Michael Sasser

My Voice

About the author

Michael Sasser, 69, is retired and lives in Enterprise. He is a member of the International Brotherhood of Electrical Workers and American Federation of State, County and Municipal Employees. My Voice columns reflect the views of the author only.

My Voice columns should be 500-700 words. Submissions should include a portrait-type photograph of the author. Authors also should include their full name, age, occupation and relevant organizational memberships.

We edit submissions for brevity, grammar, taste and legal reasons. We reject those published elsewhere.

Send columns to La Grande Observer, 1406 5th St., La Grande, Ore., 97850, fax them to 541-963-7804 or email them to acutler@lagrandeobserver.com .

We are all born into this world with potential to be the best we can be. Some of us are born with a silver spoon in our mouth and others are born to struggle for a meal or a place to sleep.

The struggle is not equal. Those with that silver spoon sometimes think they are born of privilege. There is a price we pay for this life we are given. The price is very costly for some, but the price is paid by all.

Now we could isolate ourselves from life and try to negate the pain and suffering in this world or we can face the world head on, knowing there will be pain but also knowing that we can help bring joy into people’s lives and help ease their suffering. We bring a puppy home knowing that someday most likely we will endure the loss of that precious puppy. We pay the price for that love.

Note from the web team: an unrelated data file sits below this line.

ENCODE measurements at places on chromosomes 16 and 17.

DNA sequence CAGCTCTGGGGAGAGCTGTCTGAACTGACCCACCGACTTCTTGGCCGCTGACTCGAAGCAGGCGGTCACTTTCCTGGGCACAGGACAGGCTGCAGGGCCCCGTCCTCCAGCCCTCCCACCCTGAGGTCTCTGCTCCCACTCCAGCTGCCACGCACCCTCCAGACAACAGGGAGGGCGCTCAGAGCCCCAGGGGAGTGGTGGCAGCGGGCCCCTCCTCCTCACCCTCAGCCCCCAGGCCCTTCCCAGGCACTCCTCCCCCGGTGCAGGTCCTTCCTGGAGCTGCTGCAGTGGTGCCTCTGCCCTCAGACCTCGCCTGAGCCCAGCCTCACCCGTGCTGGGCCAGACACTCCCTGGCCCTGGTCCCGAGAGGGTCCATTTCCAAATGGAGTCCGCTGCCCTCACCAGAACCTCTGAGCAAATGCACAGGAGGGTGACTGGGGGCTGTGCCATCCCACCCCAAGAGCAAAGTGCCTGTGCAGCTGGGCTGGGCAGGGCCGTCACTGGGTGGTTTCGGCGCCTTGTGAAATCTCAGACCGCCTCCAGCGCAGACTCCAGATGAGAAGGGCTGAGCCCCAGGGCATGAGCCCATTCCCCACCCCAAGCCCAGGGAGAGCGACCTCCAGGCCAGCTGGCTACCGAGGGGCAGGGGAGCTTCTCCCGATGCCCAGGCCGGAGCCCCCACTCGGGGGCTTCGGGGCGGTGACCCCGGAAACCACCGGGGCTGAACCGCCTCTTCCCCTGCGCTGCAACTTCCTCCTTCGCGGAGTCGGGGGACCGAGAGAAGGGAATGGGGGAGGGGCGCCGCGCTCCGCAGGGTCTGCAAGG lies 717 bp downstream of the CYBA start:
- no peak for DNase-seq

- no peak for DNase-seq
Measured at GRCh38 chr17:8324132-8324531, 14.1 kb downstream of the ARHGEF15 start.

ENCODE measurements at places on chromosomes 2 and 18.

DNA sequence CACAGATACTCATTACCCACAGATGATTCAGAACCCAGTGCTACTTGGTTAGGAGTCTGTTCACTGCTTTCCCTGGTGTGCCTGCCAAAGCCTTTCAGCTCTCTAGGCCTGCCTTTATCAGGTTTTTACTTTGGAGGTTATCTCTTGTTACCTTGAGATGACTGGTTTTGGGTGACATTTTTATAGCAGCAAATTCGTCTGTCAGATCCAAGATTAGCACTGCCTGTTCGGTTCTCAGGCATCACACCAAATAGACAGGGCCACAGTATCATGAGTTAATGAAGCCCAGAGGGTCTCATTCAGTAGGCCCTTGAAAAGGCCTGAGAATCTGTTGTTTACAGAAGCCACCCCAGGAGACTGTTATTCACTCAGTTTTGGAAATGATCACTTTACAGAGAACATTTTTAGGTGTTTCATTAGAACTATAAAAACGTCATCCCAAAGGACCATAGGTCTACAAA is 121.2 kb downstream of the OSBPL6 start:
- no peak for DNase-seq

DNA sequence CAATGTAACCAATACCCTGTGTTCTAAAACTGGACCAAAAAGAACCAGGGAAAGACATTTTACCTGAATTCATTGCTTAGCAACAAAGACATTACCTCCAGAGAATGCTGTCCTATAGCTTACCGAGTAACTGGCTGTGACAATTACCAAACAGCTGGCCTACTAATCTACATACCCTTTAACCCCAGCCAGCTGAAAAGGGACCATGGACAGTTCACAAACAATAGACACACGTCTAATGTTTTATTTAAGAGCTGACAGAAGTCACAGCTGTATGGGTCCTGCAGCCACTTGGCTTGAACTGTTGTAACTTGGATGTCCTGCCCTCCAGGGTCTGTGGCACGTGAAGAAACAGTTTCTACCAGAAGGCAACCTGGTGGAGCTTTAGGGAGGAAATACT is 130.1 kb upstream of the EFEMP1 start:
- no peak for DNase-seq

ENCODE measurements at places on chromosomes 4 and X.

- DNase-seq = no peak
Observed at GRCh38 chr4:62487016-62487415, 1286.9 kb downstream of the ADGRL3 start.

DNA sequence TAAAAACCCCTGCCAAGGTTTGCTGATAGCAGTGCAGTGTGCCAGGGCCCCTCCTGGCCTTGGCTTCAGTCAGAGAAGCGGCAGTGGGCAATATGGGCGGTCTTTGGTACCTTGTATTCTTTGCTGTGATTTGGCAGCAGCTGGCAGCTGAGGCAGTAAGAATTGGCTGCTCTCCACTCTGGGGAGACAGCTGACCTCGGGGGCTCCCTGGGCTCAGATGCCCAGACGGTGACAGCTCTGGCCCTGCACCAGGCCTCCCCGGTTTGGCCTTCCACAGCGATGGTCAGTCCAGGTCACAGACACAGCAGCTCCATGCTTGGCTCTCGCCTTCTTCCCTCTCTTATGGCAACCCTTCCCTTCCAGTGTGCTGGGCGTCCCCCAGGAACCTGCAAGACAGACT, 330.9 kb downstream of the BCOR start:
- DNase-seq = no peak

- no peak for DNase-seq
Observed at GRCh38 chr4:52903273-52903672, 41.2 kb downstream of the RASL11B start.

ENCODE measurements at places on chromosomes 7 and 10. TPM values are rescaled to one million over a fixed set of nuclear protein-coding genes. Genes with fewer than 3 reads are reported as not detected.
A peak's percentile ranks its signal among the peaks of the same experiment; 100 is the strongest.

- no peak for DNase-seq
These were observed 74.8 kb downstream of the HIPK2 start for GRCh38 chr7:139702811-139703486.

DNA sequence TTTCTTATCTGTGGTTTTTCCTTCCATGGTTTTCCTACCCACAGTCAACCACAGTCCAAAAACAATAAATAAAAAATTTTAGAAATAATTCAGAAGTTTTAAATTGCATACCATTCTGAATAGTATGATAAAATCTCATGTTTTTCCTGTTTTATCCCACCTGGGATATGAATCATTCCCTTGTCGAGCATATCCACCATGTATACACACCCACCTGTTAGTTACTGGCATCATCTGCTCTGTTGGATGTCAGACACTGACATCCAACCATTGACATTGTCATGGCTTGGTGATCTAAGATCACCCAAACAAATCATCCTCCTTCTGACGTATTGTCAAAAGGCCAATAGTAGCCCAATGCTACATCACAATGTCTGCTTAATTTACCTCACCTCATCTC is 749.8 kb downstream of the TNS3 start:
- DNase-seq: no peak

We endure the grief. Unfortunately, sooner or later we all have to suffer the loss of someone we love. That pain is not avoidable no matter if you are born with that silver spoon or not. We are all in this journey called life together. We are all one diagnosis away from terrible suffering. When a fellow human being is suffering then we all suffer because we care. People care. It is our responsibility to help those who are suffering.

There are people who care deeply and have a special calling to help the suffering in the world. People become doctors and counselors and ministers. People become nurses, paramedics, teachers and many other professions because they feel a desire to help. We can all do something to help the less fortunate. We can all do something to help ease the suffering in this world.

As Congress debates the real possibility of taking health care away from 23 million Americans we can speak up. We can write and call our congressmen and senators. We have a voice at the ballot box. We can make a difference. The ultra-rich are trying to buy our government.

They hand out money to our politicians and expect Congress to do their bidding. They have become experts at fooling people. They can fool people, but one thing I truly believe about the American people is that we are a caring people.

We can be our brother’s keeper. We can ease the suffering. We can help. We must pay the cost of easing the suffering.

That is the price of admission.